It’s a Lawn Mower! It’s a Weed Whacker! No…it’s a Herd of Goats!

By Sara Ernst

EPA’s research facility in Narragansett, Rhode Island recently enlisted the help of a highly skilled landscaping team to create more pollinator-friendly habitat on the premises.  The team doesn’t use chemicals or pollute the air with carbon emissions, can work on just about any terrain or slope, and loves to eat poison ivy.  So, who is this slightly peculiar dream team? A herd of goats from Laurel Hill MicroFarm in Hope, Rhode Island!

Before the goats and their herders arrived, the facility had a maze of invasive plants plaguing the perimeter of the property, however, over the course of 10 days, these impressive eaters were able to safely consume all the poison ivy and invasive vegetation in the area.

My family always says I have a hole in my foot because of how much I can eat, but let me tell you, I’ve got nothing on these goats!  One goat can eat about 100 square feet of vegetation a day, varying with density – and we were working with a team of 16!  The goats were constantly frolicking back and forth between various plants, small trees, and shrubs, eating to their hearts content and only stopping when they needed short digestion breaks.  When a designated area was cleared, they’d look at their herder as if to say, “Okay what’s next? We’re hungry!”

a herd of goats take on a big plant

goats hard at work eating plantsa white goat reaches up to take a bite out of a leaf


Habitat loss is one of the main reasons pollinators such as bees, birds, and butterflies have declined in abundance over the past few decades.  By removing overgrown landscaping and nuisance plant species from our property, the goats are protecting native plants that serve as pollinator habitat from invasive vegetation that could have easily disturbed their growth and threatened their survival.  Space has also been created so new pollinator-friendly vegetation has room to grow, and areas have been left free of plant life to provide habitat for ground-nesting pollinators like bumble bees.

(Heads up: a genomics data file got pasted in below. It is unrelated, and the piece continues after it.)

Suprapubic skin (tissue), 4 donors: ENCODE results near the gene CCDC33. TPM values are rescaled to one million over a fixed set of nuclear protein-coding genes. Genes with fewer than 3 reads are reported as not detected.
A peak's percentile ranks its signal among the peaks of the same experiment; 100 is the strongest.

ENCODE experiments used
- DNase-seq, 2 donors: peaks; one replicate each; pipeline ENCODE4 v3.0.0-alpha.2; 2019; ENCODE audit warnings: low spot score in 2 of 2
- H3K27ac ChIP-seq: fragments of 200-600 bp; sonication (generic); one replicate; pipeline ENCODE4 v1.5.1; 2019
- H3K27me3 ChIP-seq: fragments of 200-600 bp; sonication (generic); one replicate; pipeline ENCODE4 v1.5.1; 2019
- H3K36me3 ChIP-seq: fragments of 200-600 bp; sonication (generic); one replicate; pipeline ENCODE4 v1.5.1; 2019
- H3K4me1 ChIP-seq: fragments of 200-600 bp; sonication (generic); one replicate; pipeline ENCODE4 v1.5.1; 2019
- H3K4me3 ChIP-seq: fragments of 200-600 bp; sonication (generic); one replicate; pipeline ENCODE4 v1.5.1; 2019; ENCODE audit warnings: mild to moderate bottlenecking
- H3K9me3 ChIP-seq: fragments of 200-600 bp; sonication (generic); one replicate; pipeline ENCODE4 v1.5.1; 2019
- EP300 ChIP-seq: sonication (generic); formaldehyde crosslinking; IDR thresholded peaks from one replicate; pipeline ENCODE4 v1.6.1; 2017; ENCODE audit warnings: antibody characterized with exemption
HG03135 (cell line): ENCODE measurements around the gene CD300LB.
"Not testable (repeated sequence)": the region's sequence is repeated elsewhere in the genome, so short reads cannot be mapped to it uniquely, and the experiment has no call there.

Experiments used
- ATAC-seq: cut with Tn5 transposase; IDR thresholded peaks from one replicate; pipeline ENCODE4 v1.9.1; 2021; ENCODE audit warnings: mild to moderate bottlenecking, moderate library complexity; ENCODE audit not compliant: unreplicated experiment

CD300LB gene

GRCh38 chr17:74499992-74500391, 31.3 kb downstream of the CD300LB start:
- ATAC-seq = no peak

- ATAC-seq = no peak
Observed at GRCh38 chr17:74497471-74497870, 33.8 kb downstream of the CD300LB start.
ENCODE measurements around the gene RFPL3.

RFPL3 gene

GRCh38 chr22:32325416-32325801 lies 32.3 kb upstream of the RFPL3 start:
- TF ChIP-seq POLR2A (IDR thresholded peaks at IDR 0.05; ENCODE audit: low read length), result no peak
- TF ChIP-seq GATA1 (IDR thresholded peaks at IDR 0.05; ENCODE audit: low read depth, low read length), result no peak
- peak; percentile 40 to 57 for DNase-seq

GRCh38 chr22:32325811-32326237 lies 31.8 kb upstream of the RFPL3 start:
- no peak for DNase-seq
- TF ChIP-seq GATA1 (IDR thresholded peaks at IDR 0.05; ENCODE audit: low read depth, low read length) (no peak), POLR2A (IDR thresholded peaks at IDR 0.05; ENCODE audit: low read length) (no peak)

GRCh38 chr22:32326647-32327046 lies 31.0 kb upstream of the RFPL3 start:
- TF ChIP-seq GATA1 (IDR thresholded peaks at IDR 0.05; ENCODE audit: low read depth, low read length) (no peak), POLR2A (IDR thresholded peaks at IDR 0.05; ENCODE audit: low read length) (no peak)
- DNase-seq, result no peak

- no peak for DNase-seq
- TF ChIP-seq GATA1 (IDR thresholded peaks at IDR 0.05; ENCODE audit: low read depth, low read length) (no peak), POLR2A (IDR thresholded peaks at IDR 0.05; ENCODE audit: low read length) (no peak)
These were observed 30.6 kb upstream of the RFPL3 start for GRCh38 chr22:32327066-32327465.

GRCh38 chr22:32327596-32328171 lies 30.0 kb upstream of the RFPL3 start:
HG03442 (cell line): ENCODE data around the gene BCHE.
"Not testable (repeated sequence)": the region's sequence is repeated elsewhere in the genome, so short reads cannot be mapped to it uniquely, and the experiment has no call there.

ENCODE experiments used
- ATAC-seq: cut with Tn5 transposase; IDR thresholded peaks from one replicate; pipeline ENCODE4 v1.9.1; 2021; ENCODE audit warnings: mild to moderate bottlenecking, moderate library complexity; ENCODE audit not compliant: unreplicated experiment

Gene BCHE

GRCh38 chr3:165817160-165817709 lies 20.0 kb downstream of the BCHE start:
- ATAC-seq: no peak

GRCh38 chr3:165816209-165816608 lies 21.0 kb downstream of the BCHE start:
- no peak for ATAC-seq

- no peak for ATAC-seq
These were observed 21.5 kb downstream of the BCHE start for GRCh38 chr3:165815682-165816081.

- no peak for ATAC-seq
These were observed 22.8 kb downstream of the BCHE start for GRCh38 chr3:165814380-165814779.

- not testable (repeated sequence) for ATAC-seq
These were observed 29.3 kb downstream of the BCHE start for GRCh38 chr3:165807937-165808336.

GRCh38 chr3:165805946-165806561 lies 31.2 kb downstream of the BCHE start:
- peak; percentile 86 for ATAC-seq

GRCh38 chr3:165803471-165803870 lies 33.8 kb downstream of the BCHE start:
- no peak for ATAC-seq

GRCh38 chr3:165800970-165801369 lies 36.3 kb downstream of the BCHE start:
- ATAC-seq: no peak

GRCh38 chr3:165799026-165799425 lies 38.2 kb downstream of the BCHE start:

Taking steps to protect and increase habitat for pollinators helps to mitigate their decline and strengthen their numbers.  These efforts are essential in protecting the health of the environment and in ensuring the sustainability of our food production systems, as well as their continued economic contribution to the agriculture industry.  EPA is committed to helping restore pollinator populations to healthy levels, consistent with the June 2014 Presidential Memorandum “Creating a Federal Strategy to Promote the Health of Honey Bees and Other Pollinators”.

This is the first time EPA has used conservation grazing or “goatscaping”, and I doubt it will be the last.  Goats are efficient workers, environmentally-friendly, and able to work safely and easily in areas that may be dangerous or difficult for humans and heavy equipment.  Best of all, by using goats to clear overgrown landscaping, especially invasive plant life, we are helping pollinators prosper.  Visit EPA’s pollinator protection page to learn more about pollinator health, what EPA is doing, and how you can help!

About the Author:  Sara Ernst is an Oak Ridge Associated Universities contractor and works as the Science Communications Specialist in the Atlantic Ecology Division of EPA’s Office of Research and Development.

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